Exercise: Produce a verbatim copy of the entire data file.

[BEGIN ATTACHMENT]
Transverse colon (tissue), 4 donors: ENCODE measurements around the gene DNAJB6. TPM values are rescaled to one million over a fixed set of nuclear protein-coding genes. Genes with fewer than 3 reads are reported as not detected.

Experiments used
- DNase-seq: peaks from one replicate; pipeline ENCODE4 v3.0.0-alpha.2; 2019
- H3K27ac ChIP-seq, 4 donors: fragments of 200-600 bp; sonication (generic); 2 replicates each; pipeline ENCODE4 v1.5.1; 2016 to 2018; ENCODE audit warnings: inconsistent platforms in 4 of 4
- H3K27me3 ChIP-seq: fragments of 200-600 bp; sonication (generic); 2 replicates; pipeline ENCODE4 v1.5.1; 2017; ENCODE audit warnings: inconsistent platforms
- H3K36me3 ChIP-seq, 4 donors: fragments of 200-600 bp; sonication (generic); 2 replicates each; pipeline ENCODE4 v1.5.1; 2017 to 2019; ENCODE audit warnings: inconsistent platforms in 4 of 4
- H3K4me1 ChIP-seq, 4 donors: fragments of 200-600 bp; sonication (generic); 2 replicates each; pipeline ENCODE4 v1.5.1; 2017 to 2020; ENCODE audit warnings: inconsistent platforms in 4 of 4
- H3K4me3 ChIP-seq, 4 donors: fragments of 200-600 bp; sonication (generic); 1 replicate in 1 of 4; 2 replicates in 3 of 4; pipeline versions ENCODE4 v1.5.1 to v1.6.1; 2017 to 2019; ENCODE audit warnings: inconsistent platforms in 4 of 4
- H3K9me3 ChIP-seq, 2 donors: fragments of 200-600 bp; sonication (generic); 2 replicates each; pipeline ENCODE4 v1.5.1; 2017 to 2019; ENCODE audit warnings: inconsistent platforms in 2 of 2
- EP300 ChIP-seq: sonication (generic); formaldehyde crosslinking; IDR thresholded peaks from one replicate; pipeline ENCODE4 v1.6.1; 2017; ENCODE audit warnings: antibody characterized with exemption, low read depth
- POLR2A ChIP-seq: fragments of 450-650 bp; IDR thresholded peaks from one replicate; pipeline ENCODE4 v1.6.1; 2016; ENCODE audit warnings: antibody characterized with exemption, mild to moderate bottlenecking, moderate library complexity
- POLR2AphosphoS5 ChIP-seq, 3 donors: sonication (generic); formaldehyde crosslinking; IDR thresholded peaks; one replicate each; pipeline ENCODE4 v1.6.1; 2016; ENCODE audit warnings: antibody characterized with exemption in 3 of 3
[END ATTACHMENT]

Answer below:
Transverse colon (tissue), 4 donors: ENCODE measurements around the gene DNAJB6. TPM values are rescaled to one million over a fixed set of nuclear protein-coding genes. Genes with fewer than 3 reads are reported as not detected.

Experiments used
- DNase-seq: peaks from one replicate; pipeline ENCODE4 v3.0.0-alpha.2; 2019
- H3K27ac ChIP-seq, 4 donors: fragments of 200-600 bp; sonication (generic); 2 replicates each; pipeline ENCODE4 v1.5.1; 2016 to 2018; ENCODE audit warnings: inconsistent platforms in 4 of 4
- H3K27me3 ChIP-seq: fragments of 200-600 bp; sonication (generic); 2 replicates; pipeline ENCODE4 v1.5.1; 2017; ENCODE audit warnings: inconsistent platforms
- H3K36me3 ChIP-seq, 4 donors: fragments of 200-600 bp; sonication (generic); 2 replicates each; pipeline ENCODE4 v1.5.1; 2017 to 2019; ENCODE audit warnings: inconsistent platforms in 4 of 4
- H3K4me1 ChIP-seq, 4 donors: fragments of 200-600 bp; sonication (generic); 2 replicates each; pipeline ENCODE4 v1.5.1; 2017 to 2020; ENCODE audit warnings: inconsistent platforms in 4 of 4
- H3K4me3 ChIP-seq, 4 donors: fragments of 200-600 bp; sonication (generic); 1 replicate in 1 of 4; 2 replicates in 3 of 4; pipeline versions ENCODE4 v1.5.1 to v1.6.1; 2017 to 2019; ENCODE audit warnings: inconsistent platforms in 4 of 4
- H3K9me3 ChIP-seq, 2 donors: fragments of 200-600 bp; sonication (generic); 2 replicates each; pipeline ENCODE4 v1.5.1; 2017 to 2019; ENCODE audit warnings: inconsistent platforms in 2 of 2
- EP300 ChIP-seq: sonication (generic); formaldehyde crosslinking; IDR thresholded peaks from one replicate; pipeline ENCODE4 v1.6.1; 2017; ENCODE audit warnings: antibody characterized with exemption, low read depth
- POLR2A ChIP-seq: fragments of 450-650 bp; IDR thresholded peaks from one replicate; pipeline ENCODE4 v1.6.1; 2016; ENCODE audit warnings: antibody characterized with exemption, mild to moderate bottlenecking, moderate library complexity
- POLR2AphosphoS5 ChIP-seq, 3 donors: sonication (generic); formaldehyde crosslinking; IDR thresholded peaks; one replicate each; pipeline ENCODE4 v1.6.1; 2016; ENCODE audit warnings: antibody characterized with exemption in 3 of 3